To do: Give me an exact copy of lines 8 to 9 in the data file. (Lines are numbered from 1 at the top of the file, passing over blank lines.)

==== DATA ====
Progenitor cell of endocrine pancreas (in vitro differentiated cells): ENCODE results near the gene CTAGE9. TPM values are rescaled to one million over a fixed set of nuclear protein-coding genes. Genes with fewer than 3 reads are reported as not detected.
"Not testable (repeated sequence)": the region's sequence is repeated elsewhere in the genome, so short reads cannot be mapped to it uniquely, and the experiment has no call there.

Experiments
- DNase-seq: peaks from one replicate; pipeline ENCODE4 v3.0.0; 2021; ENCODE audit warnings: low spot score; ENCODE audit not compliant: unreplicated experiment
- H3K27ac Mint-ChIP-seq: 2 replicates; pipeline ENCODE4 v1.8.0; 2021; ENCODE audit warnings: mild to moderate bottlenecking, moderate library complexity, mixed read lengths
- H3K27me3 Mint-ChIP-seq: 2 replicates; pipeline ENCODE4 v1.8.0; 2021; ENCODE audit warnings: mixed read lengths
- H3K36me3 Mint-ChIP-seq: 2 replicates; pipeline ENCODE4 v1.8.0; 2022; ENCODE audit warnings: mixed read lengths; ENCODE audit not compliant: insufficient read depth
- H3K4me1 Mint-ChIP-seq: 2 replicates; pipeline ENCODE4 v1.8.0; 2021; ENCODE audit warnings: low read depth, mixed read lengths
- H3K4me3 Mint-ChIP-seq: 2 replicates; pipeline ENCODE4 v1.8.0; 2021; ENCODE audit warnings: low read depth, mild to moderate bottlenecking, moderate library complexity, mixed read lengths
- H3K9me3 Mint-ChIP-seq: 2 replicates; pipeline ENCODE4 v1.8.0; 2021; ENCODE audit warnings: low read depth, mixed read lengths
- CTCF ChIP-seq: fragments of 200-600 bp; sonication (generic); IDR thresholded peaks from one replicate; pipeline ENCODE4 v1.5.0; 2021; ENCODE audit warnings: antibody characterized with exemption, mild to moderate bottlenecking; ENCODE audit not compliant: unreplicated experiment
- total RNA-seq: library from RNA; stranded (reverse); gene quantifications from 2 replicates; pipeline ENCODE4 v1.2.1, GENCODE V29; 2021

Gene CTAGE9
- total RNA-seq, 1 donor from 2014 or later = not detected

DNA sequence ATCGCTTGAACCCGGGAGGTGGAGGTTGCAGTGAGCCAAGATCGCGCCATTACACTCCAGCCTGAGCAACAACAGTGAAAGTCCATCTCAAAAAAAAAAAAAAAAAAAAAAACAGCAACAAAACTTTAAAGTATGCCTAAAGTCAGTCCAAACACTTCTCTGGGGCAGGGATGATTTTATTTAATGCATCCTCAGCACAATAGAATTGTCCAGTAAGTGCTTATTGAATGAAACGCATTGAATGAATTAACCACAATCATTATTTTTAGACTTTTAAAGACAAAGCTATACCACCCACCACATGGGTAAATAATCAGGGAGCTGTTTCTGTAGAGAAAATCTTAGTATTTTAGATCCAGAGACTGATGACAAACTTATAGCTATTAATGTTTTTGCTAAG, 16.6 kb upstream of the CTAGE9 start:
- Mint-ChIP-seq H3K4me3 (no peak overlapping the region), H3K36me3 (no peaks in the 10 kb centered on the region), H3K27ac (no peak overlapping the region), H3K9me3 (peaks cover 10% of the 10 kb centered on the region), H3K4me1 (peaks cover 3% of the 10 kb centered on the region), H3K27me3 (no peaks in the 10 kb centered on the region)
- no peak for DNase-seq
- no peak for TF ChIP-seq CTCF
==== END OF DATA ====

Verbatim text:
- H3K4me1 Mint-ChIP-seq: 2 replicates; pipeline ENCODE4 v1.8.0; 2021; ENCODE audit warnings: low read depth, mixed read lengths
- H3K4me3 Mint-ChIP-seq: 2 replicates; pipeline ENCODE4 v1.8.0; 2021; ENCODE audit warnings: low read depth, mild to moderate bottlenecking, moderate library complexity, mixed read lengths